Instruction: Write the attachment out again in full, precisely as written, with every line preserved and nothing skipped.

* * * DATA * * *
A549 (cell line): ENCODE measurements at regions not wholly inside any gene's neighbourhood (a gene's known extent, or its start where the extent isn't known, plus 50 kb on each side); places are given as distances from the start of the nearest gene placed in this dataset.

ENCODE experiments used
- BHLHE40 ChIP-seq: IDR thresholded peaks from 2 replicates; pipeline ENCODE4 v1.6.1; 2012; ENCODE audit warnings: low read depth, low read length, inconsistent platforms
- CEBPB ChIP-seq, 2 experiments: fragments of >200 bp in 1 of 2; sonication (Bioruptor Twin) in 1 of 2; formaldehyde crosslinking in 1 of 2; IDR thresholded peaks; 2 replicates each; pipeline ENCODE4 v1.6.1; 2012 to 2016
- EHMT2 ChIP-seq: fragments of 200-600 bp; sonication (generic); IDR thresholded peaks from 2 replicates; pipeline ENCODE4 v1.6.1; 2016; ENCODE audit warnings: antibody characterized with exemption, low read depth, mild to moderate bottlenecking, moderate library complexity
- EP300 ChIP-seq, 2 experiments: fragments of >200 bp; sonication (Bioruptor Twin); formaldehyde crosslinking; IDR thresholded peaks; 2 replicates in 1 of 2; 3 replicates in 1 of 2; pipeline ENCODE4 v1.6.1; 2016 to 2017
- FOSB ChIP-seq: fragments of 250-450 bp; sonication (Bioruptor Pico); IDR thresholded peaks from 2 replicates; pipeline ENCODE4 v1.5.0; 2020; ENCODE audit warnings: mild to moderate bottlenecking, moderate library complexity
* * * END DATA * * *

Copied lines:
A549 (cell line): ENCODE measurements at regions not wholly inside any gene's neighbourhood (a gene's known extent, or its start where the extent isn't known, plus 50 kb on each side); places are given as distances from the start of the nearest gene placed in this dataset.

ENCODE experiments used
- BHLHE40 ChIP-seq: IDR thresholded peaks from 2 replicates; pipeline ENCODE4 v1.6.1; 2012; ENCODE audit warnings: low read depth, low read length, inconsistent platforms
- CEBPB ChIP-seq, 2 experiments: fragments of >200 bp in 1 of 2; sonication (Bioruptor Twin) in 1 of 2; formaldehyde crosslinking in 1 of 2; IDR thresholded peaks; 2 replicates each; pipeline ENCODE4 v1.6.1; 2012 to 2016
- EHMT2 ChIP-seq: fragments of 200-600 bp; sonication (generic); IDR thresholded peaks from 2 replicates; pipeline ENCODE4 v1.6.1; 2016; ENCODE audit warnings: antibody characterized with exemption, low read depth, mild to moderate bottlenecking, moderate library complexity
- EP300 ChIP-seq, 2 experiments: fragments of >200 bp; sonication (Bioruptor Twin); formaldehyde crosslinking; IDR thresholded peaks; 2 replicates in 1 of 2; 3 replicates in 1 of 2; pipeline ENCODE4 v1.6.1; 2016 to 2017
- FOSB ChIP-seq: fragments of 250-450 bp; sonication (Bioruptor Pico); IDR thresholded peaks from 2 replicates; pipeline ENCODE4 v1.5.0; 2020; ENCODE audit warnings: mild to moderate bottlenecking, moderate library complexity